Mortality in the Americas from 2013 to 2015 resulting from diseases, conditions and injuries which are 100% alcohol‐attributable
To describe mortality in the Americas from 2013 to 2015 inclusive resulting from diseases, conditions and injuries which are 100% attributable to alcohol consumption.
Design and setting
Mortality registry, population‐based study. The data come from 30 of the 35 countries of the Americas for the triennium of 2013 to 2015.
Participants and cases
A total of 18,673 791 deaths coded by three‐digit ICD‐10 codes were analyzed.
Cause (underlying), and age‐specific and age‐adjusted mortality rates were calculated by sex and country.
From 2013 to 2015 inclusive, among 30 of the 35 countries of the Americas, an average of 85,032 deaths per year were entirely attributable to alcohol.
Men accounted for 83.1% of all 100% alcohol‐attributable deaths, and death rates were higher for men than for women across all countries; however, the ratios of 100% alcohol‐attributable deaths by sex varied by country.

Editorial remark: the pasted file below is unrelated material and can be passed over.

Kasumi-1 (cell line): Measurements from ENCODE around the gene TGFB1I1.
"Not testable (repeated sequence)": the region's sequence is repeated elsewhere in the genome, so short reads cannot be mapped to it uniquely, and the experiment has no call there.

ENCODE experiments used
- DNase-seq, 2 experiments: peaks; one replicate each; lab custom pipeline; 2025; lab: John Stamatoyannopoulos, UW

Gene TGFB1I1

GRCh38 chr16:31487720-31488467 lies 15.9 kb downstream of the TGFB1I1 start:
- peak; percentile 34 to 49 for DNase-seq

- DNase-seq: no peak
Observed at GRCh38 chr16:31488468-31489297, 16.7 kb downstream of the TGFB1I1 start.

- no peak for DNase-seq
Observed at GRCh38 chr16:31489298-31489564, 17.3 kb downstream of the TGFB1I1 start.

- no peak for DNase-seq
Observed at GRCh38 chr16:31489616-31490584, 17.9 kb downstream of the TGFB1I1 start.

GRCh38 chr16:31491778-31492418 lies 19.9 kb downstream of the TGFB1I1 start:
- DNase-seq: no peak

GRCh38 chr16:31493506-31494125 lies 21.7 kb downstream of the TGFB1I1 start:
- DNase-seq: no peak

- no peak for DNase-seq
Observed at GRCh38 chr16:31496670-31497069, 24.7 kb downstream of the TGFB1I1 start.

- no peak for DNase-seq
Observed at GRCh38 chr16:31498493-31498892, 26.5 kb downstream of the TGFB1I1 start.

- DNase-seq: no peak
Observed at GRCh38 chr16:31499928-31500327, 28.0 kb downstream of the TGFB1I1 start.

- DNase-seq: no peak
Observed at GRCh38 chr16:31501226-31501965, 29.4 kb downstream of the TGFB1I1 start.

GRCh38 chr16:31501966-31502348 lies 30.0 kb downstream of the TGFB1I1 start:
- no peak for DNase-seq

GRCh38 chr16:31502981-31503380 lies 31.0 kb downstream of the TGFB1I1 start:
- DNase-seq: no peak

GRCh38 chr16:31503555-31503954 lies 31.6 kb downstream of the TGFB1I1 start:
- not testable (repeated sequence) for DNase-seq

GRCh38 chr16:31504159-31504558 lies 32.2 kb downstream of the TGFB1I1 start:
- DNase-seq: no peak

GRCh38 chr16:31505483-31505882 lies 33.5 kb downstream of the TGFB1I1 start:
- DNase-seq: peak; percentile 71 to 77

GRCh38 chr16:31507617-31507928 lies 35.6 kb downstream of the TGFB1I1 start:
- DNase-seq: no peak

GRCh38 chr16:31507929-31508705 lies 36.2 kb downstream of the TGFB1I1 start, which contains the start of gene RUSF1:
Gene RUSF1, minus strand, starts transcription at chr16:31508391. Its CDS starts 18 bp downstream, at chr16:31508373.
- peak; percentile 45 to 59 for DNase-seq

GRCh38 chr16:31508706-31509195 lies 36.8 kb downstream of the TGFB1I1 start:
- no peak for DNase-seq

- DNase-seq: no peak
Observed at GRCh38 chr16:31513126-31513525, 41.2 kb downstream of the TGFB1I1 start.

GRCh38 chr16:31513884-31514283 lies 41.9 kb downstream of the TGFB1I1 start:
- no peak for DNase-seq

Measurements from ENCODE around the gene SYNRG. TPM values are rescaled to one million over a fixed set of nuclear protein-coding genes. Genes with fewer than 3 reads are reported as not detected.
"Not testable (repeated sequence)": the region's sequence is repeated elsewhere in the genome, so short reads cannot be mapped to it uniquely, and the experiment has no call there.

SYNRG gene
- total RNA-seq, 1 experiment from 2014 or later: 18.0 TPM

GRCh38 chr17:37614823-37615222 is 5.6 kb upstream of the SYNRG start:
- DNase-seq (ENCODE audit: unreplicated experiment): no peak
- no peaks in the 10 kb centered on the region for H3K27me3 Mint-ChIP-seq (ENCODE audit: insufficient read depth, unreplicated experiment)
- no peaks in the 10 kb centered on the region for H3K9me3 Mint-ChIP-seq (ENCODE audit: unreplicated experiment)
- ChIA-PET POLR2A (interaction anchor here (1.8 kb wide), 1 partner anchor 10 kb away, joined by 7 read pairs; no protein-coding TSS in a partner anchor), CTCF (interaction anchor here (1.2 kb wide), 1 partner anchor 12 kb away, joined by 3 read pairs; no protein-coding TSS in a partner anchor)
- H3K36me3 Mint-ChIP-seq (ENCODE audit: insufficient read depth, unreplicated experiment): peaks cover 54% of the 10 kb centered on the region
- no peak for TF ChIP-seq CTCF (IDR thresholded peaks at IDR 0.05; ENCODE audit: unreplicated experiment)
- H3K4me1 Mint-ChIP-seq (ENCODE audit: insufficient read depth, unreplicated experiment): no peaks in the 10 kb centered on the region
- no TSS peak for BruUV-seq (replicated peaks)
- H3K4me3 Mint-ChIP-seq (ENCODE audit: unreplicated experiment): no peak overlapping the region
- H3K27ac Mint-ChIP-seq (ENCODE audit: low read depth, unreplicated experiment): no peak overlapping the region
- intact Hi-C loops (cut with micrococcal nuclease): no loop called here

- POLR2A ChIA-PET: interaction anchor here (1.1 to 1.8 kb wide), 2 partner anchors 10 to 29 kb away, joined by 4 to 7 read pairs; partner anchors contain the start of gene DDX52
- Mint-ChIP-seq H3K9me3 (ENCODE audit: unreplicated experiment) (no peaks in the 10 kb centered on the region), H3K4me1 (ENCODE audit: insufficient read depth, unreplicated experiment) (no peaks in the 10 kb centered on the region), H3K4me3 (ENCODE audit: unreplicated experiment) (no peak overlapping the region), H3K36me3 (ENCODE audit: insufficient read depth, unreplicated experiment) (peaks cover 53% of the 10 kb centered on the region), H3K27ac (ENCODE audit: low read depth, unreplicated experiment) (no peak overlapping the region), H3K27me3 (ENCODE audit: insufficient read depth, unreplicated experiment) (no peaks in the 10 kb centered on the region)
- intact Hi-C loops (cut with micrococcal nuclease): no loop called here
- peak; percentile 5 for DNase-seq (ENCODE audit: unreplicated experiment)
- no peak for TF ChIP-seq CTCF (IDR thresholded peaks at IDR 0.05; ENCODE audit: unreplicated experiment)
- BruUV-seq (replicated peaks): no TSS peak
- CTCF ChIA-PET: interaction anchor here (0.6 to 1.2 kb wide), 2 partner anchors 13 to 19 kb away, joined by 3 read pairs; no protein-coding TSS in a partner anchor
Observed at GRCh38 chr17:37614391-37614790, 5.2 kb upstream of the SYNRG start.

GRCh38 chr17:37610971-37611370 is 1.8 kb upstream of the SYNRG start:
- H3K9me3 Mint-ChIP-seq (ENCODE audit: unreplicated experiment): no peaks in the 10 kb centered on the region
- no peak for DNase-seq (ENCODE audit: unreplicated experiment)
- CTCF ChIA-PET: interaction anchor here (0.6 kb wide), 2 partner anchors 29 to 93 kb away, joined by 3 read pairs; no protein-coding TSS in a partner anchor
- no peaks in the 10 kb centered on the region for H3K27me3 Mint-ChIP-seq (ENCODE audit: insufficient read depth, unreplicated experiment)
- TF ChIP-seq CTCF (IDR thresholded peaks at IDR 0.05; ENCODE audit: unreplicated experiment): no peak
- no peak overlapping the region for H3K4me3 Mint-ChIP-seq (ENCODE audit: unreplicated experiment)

The majority of all 100% alcohol‐attributable deaths occurred among those aged under 60 years (64.9%) and were due to liver disease (63.9%) followed by neuropsychiatric disorders (27.4%).
Age‐adjusted 100% alcohol‐attributable mortality rates were highest in Nicaragua (23.2 per 100 000) and Guatemala (19.0 per 100 000), although the majority of all 100% alcohol‐attributable deaths occurred in the United States 36.9%), Brazil (24.8%), and Mexico (18.4%).
From 2013 to 2015, more than 85,000 deaths in the Americas were 100% attributable to alcohol. Most of those occurred in people under 60 years and the highest mortality rates occurred in the United States, Brazil and Mexico.